RELAYS at Watershed is a Watershed programme funded by Regional Educational Legacy for Arts & Youth Sport
Watershed’s Media Literacy Workshops have been evolving over a number years, developed in association with Fairfield High School’s media staff; and writer, broadcaster and teacher David Goldblatt, who leeds the workshops.
Year 9 and 10 students visit Watershed for the workshops where a morning screening of film clips and discussion is followed by an afternoon of production – creative writing, or devising a short drama piece that includes a sporting commentary. Volunteers from the BBC work with students to craft their scripts, and then film the performances at the end of the session.
The workshops explore topics such as the use of language, cliche and meaning in sports’ media, and representations in the media of sporting personalities and major events such as the Olympic Games.
Today was the last day of our 2012 Media Literacy workshop series around the theme ‘Why watch the Olympics?” with author and broadcaster David Goldblatt. We’ve welcomed 5 schools to 6 workshops, with 136 students attending a morning lecture session in the cinema watching film clips of some of the opening ceremonies of the Olympics from the last 100 years, followed by writing a drama workshops continuing this theme.
This year we have been making a film about a number of the elements that we’ve working on for the last four years in our RELAYS programme of activities and this includes a feature on our Media Literacy Workshops, so come back to this section in September to see the completed film.
Posts on the three previous Media Literacy workshops from 2009, 2010, and 2011 can also be found in this section.
We were delighted to welcome to Watershed yesterday Millbrook Academy from Gloucester – the first school from outside Bristol to participate in our annual Media Literacy Workshops with David Goldblatt and volunteers from the BBC.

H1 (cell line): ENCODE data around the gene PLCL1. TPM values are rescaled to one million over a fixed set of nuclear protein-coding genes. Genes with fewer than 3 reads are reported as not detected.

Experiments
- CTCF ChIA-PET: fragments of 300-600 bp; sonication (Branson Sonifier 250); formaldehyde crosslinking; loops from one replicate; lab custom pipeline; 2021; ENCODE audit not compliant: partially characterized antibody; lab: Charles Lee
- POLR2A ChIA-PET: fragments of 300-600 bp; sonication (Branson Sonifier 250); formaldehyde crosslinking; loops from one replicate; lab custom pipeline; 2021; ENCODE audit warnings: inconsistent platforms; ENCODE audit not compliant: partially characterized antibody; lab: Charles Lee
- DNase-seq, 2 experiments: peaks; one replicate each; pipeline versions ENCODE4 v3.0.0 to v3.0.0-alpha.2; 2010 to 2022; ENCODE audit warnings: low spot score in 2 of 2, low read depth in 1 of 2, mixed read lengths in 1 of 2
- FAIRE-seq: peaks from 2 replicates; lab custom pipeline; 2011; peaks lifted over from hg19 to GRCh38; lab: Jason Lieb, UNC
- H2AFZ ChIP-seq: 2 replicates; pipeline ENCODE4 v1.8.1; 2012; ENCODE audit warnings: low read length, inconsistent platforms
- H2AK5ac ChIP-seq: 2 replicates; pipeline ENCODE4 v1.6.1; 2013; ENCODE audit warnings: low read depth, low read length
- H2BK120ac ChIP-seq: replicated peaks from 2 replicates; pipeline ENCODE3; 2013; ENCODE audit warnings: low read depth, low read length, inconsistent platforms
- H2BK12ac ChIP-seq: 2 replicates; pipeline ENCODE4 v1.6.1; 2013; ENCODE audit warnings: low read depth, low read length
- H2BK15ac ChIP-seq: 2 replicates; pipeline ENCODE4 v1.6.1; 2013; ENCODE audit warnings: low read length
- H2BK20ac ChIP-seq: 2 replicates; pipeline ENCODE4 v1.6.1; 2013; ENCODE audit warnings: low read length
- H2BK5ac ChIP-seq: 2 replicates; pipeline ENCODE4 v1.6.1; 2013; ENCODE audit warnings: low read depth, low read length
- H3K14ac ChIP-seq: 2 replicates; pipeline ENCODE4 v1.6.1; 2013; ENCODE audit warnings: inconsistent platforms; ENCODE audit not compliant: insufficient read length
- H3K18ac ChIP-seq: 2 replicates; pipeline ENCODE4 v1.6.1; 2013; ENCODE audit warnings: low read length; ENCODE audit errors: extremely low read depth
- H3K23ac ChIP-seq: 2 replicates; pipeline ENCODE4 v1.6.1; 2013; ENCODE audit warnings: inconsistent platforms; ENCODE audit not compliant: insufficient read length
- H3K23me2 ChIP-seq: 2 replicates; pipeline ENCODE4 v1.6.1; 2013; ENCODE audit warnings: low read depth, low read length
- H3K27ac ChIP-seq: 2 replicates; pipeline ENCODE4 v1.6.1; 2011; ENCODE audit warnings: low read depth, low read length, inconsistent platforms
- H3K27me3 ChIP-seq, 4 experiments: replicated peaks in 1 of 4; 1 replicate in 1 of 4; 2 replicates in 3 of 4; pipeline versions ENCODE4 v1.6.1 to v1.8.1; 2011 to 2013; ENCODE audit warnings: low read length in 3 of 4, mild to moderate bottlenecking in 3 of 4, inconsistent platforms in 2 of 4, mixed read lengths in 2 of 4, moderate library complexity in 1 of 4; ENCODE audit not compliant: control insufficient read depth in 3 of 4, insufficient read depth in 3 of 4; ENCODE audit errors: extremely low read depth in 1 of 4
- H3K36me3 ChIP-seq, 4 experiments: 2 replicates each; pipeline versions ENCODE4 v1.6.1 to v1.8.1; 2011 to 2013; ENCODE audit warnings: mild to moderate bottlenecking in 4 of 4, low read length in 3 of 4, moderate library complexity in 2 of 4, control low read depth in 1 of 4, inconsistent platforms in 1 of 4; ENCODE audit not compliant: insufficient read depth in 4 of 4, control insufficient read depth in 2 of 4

The same successful format has been followed again this year with the year 9 students spending the morning in the cinema where, using archive footage, David discusses the significance of the Olympic opening ceremonies to each host country’s profile in the global media arena. From the confusion of the Paris Games in 1900 – where some competitors were unaware of winning medals until some time later - through the chillingly orchestrated and innovatively filmed 1936 Berlin Olympics, to the accidental roasting of the symbolic doves released minutes before the lighting of the Olympic flame in Seoul in 1988; much can be discovered about each country’s aspirations and desire to impress the world. The students are guided through these displays of extravagance to unpick the details of how the nations choose to represent themselves, particularly through the use of media.
In the afternoon, workshops in writing and drama take place exploring, and playing with, the themes covered in the cinema session. Writers, working with David, create an inner monologue for an athlete while the drama enthusiasts – supported by their teachers, Watershed staff and BBC volunteers – devise short performances based on the idea of an opening ceremony (of a non-sporting variety) where two of the group provide a sports-style commentary on the activity of their fellow performers. Lending itself to some humorous interpretations, one of yesterday’s groups produced a black comedy choosing as their ceremony the funeral of a well know pop idol – with suitably respectful commentators – which culminated in a zombie disturbance!